The museum is not quite big: several 1-storey or 2-storey small buildings surrounding a small yard. In the yard there are some F series airplanes, tanks, cannons, bombs, etc. Most of them were left over by US army when they retreated from Vietnam in 1972-1973, and captured by the North Vietnam army when they captured this capital of South Vietnam in 1975 (right today, Apr 30…).
Inside the buildings there are a lot of photos, illustrations, maps, etc. that show the war crime to Vietnam ppl done by US army. Some of them might cause you to feel uncomfortable.
One building is a replica of the “Tiger Cage” used by the Southern Vietnam government as prison for political prisoners. And some torturing and executing equipments are shown, like this guillotine:
(Ticket for the War Remnant Museum is VND15k, or US$1.)
The Reunification Palace is another must-visit in HCMC. Originally built by French as the governor’s house (named “Norodom Palace” for the namesake of royal family in Cambodia… Obviously French could not tell the diff between these two countries.), the old building was again, a French style piece of arts: Unfortunately this building was bombed and destroyed in an unsuccessful assassination against the then president of Southern Vietnam, Ngo Dinh Diem. So the president ordered it to be re-built in a modern style. Although the president was assassinated one year afterwards (hence he never saw his new office building), his successors finished the job and renamed it as “Independence Palace” (some tour guide books still called it with this name, so don’t be confused).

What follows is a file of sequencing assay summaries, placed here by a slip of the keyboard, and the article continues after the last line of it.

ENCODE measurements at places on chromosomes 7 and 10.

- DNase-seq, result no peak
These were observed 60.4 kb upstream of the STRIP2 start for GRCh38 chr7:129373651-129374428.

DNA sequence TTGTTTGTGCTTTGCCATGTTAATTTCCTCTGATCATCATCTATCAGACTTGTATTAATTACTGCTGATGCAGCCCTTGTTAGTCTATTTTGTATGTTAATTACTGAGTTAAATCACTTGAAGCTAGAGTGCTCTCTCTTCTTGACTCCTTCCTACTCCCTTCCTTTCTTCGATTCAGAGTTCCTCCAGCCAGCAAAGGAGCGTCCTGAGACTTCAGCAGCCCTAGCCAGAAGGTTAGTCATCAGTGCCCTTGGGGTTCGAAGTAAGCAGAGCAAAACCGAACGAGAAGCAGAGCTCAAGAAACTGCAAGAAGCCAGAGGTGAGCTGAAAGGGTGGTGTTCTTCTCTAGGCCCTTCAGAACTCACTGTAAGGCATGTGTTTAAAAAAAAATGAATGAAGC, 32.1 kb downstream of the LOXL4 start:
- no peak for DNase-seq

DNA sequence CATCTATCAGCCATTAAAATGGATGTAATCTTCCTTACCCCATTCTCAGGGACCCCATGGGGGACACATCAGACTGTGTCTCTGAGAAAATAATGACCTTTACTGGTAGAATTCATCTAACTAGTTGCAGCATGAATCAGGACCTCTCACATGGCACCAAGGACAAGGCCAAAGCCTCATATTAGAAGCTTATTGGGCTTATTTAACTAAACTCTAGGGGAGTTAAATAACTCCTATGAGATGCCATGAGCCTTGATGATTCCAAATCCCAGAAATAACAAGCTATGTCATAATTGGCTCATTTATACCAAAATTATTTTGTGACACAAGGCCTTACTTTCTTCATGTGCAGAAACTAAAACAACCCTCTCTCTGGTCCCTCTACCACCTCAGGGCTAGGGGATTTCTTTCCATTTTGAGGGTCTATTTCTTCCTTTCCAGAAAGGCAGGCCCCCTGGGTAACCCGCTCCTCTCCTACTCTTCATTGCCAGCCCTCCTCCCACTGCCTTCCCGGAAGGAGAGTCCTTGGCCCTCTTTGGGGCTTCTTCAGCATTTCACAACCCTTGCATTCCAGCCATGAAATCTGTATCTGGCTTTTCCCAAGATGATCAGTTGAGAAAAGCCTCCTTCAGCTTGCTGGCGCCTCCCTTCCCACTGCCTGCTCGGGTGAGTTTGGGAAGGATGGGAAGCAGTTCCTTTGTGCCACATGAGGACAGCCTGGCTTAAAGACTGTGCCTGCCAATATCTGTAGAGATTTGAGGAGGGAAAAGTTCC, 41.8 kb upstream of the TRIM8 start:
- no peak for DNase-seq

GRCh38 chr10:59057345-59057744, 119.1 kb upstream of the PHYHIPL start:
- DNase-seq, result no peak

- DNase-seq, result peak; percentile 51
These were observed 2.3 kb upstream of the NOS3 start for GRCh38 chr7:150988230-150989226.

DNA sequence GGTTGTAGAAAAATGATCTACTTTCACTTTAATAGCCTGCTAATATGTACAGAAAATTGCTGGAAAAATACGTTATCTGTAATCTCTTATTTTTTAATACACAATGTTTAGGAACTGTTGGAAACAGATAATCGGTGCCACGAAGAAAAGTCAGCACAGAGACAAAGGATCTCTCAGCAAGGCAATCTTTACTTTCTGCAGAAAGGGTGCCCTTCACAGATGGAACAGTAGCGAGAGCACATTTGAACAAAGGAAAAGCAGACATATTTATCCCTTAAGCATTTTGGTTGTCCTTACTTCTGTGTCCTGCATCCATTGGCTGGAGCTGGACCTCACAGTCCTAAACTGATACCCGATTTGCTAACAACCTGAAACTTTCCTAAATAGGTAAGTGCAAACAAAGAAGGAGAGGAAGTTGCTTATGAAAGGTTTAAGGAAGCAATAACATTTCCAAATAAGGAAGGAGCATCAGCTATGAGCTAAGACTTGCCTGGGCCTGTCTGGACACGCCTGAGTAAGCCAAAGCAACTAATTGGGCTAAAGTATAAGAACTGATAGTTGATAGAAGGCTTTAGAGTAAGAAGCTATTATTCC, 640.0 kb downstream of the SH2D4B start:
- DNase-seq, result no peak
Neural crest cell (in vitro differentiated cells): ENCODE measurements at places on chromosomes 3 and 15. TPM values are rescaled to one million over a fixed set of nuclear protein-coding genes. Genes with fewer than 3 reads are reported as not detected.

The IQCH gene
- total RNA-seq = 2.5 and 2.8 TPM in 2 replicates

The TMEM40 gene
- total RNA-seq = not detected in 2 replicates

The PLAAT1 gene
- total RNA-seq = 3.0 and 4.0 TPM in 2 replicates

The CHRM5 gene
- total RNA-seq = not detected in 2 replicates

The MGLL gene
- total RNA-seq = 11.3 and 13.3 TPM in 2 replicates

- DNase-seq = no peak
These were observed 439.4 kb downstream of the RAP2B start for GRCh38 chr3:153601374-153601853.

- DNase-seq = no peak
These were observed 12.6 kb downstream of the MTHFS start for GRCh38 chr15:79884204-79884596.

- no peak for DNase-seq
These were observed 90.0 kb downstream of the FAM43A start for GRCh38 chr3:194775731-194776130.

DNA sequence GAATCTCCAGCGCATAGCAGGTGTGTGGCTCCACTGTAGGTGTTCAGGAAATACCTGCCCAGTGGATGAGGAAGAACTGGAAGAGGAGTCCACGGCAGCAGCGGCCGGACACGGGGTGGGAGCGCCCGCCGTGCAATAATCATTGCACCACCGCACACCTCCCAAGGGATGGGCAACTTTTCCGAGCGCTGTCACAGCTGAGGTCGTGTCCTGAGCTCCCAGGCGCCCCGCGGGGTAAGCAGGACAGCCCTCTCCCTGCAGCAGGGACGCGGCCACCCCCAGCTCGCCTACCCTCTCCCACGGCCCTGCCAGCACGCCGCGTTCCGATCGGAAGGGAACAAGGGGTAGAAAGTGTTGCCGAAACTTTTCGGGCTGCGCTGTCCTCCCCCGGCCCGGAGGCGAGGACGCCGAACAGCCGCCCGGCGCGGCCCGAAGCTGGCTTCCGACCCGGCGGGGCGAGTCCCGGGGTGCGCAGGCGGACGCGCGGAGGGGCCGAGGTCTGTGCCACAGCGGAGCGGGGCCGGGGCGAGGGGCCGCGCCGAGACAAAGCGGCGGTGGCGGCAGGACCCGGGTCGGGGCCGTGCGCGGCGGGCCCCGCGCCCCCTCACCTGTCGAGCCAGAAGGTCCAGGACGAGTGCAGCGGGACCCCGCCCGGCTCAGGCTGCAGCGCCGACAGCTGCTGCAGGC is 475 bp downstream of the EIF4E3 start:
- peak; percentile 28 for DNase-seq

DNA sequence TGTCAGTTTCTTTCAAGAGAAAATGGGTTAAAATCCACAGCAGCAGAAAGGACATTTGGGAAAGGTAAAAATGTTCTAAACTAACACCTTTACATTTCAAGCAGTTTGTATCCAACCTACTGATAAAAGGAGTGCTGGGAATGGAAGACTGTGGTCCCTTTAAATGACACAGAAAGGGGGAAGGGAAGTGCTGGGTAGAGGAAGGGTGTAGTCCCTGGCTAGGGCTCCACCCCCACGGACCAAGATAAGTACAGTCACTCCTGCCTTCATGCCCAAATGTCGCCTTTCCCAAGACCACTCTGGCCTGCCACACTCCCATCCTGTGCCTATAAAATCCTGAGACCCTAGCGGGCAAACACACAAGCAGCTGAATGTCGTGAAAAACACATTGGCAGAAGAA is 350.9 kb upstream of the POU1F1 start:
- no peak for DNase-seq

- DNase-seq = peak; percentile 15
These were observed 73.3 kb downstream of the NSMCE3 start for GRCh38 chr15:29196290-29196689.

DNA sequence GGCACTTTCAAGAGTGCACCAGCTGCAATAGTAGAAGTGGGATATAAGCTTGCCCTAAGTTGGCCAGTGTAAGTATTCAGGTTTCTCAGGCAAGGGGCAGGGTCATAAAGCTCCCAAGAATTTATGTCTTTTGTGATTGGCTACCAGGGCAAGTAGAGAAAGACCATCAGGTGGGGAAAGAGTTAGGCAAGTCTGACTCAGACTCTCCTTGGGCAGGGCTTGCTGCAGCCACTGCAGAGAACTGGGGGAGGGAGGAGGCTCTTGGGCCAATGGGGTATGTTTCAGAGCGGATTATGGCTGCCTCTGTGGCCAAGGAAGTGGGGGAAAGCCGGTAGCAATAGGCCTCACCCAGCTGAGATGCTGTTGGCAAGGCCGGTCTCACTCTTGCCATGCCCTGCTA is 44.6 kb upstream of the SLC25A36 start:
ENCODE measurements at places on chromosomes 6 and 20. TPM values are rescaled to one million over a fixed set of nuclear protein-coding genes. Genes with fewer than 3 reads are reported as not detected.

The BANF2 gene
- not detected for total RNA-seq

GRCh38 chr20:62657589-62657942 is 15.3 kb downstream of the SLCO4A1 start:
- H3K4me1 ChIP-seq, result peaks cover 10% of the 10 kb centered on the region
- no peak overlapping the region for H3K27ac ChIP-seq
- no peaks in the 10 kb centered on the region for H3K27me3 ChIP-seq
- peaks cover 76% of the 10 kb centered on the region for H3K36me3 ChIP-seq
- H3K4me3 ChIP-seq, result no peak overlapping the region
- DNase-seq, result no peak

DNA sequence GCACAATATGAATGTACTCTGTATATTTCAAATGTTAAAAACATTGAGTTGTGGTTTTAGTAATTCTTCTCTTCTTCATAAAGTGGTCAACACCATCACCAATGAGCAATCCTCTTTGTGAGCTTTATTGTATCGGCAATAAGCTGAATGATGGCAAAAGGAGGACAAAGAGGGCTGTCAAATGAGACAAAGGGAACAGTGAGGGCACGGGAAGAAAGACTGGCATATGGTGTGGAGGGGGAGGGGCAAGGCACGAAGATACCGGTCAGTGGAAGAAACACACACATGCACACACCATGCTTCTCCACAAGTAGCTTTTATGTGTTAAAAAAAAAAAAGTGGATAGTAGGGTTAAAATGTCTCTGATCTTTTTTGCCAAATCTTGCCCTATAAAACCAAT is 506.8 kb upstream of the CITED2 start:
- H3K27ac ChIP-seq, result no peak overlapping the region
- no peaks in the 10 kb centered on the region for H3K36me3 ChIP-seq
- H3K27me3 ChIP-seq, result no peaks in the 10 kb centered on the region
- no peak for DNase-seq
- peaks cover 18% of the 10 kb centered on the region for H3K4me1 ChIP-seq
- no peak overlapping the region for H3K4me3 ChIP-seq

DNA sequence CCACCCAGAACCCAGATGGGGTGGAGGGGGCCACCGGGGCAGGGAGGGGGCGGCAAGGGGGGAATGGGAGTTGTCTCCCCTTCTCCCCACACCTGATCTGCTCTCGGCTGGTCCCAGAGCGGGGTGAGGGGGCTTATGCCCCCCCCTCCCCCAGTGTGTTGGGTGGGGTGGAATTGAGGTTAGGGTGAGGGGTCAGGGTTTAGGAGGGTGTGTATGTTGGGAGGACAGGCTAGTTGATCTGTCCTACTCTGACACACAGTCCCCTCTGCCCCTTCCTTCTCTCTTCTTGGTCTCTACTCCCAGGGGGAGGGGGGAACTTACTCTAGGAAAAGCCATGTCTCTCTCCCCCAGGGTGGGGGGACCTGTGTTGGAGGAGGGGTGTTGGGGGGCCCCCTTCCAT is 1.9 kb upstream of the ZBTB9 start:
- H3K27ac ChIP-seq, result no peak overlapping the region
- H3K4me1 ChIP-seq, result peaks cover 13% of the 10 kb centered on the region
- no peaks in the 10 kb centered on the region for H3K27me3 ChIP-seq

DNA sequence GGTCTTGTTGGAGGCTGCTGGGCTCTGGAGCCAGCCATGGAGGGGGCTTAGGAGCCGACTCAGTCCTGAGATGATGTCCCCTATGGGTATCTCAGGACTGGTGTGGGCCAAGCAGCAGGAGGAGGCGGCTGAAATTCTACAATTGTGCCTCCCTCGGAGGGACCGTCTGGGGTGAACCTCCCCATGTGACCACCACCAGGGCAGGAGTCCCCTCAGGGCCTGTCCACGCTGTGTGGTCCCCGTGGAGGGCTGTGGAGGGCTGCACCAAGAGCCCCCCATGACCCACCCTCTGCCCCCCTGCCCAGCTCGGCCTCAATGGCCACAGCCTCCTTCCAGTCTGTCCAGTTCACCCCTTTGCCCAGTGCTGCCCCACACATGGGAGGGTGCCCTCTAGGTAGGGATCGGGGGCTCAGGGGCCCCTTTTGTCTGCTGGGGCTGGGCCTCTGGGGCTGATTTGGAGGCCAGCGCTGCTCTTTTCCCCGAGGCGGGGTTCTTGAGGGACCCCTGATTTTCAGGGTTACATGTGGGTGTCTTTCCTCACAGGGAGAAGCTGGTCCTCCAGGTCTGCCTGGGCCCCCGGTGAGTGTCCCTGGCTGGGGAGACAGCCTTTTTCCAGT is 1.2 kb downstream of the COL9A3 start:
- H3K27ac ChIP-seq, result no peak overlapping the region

After the war, the building was renamed again as “Reunification Palace” and used as a reception place to honorable guests to the city and exhibition. It is said that everything inside the building including furniture, carpets, curtains, etc., are at exactly the same place as the day that the North Vietnam army marched in 34 yrs ago. (The government of the HCMC is now located at the People’s Committee Hall building.)
To be frank, the building itself looks quite boring: But inside it is decorated in a quite splendid way, a style mixed of Chinese and Western cultures. (Actually Vietnam culture is normally categorized as Eastern Asian instead of South-Eastern Asian, due to the huge impact of Chinese culture upon it.)
The basement of the building is a huge bomb shelter, and designed so that the president and the cabinet can still give orders to the military force even under heavy air attack. But ironically, Saigon was never bombed by North Vietnam air force -- in fact, they surrendered even before that.
(The ticket to the Reunification Palace is also VND15k, no tour guide inside, so better get a package tour.)